• +1 This answer is more correct than the chosen answer. If anyone truly wanted to learn correct Buddha's teachings by following the promoted ideologies of medias such as Bu SE is going to the pitchfall. Increased population for more beings from the lower realms get reborn as humans, so + because the quality of humans are declining (technological-wise termed "advancement"). Buddha described those characters of humans from lower realms; also said these beings would incline to be reborn back to the lower realms after finishing human lives for their residue Karmas of greed hatred etc. were strong. May 21, 2017 at 13:16

As per My knowledge of Buddhism Lord Buddha said this is a Question That Time Wast's. Buddha said you cannot ever find end for where new Humans come from.. its like you cannot find End of the Universe..


I'm not an expert on this subject by any means, but based off of what buddhist texts/commentary I have read, I'll try to answer the question.

When you ask the question, you assume that whatever the "quantity" for human life is, that it is finite (e.g. 1 "unit-of-life per person) ( I know that's kind of a reduculous comparison, but I couldn't think of anything better). However, life isn't finite and so, theoretically, so long as there are enough physical recourses, there never would come a time when life simply can't occur due to too much already existing life.

My next point is that there are two "entities" of our lives. The first is the one that we know, have experienced, and remember. It is our life according to out memories and basically what it is that makes us different on the surface from someone else. On the other hand, every living thing also posseses its "life force". It is from that that we derive karmic chains, karma from "past lives" and really just karma in general, as well as the ten worlds. This too is from where we derive, "the nature of our lives".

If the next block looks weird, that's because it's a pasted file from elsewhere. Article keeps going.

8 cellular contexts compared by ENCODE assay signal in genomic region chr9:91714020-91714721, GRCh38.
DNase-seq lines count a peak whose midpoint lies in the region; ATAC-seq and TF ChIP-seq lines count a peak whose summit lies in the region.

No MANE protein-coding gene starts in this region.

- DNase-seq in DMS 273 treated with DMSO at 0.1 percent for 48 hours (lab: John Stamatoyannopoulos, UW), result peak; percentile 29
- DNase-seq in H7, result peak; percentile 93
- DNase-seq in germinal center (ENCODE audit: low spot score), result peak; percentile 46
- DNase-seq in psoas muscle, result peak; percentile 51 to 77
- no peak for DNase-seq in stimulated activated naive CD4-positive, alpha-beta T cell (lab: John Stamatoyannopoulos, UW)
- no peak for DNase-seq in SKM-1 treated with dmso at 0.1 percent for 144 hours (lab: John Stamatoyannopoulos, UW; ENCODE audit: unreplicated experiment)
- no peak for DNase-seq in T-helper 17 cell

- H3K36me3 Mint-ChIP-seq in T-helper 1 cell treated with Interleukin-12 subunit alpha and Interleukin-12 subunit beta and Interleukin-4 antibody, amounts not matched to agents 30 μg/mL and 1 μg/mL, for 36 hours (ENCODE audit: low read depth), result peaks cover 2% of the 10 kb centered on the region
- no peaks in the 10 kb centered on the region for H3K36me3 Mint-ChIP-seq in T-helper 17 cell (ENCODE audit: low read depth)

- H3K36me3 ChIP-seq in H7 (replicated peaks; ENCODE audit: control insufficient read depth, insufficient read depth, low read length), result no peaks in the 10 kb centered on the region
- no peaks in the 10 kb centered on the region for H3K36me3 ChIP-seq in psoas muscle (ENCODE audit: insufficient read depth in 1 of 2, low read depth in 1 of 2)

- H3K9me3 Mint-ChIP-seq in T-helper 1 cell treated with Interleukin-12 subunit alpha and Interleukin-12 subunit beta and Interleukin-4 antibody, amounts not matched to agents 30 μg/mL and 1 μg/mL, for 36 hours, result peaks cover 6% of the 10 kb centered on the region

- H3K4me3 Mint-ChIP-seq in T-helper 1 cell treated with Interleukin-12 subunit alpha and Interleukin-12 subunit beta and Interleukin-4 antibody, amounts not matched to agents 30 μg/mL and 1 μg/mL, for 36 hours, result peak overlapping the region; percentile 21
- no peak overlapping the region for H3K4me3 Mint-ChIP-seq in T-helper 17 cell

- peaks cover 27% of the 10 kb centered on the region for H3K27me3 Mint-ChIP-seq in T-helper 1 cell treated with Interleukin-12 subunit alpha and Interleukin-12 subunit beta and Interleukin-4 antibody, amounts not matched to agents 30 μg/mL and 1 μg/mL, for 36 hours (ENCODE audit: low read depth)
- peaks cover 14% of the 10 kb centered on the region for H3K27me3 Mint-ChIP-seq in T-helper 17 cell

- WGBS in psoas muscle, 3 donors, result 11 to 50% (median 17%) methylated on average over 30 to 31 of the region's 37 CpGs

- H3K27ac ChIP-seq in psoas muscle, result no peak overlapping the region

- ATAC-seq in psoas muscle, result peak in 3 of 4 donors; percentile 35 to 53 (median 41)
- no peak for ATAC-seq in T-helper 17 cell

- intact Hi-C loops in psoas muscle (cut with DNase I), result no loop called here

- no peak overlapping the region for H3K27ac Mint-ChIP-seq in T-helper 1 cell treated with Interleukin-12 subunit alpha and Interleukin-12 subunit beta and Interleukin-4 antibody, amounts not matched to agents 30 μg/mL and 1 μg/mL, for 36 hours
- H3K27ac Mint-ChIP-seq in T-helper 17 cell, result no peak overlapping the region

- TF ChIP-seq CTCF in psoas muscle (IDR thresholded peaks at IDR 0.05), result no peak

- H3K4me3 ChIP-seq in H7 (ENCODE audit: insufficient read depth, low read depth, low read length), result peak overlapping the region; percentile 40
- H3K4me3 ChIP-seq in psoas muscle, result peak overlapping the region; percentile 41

What is important to know is that our, "life force" is existant as a single entity in everything. Not only that, but, its existance is constant. Our life force is eternal in that it has existed since the infinite past and will forever exist into the future. (Sorry if right here I'm getting a bit confusing. I'm having a hard time explaining this, so please feel free to ask clarifying questions) What I'm trying to say is that, were the life force a concious being just as we are, it wouldn't precieve time nor space. The past is occuring right now, in its present, just as the future is. All of time and space exists within the "life force" that I'm trying to explain. Just as a photon, since it is going at the speed of light, "precieves" no time, the same is true of the "life force". To it, something that happened a countless number of years ago is, and forever will be, happening at the same time as you are reading this.

It is for this reason that in one of the first paragraphs I put "past lives" in quotations. We don't really have past lives in terms of past recolections. We do though in terms of our life force which has existed since the infinite past. This is what is meant by the fifth supernatural power that the Buddha has which is, "the ability to see past lives". Basically, what the Buddha really was able to do is precieve the nature of his life, and therefore "see" past lives (this is where the karmic chain stuff I said earlier becomes relevant). So we are, as living beings, more physical manifestations of our life force than we are our own singular entity, which would mean that there is no physical limitation of our life. And that therefore, the population could reach quadrillions and we still will have been "reincarnated".

You must log in to answer this question.

Not the answer you're looking for? Browse other questions tagged .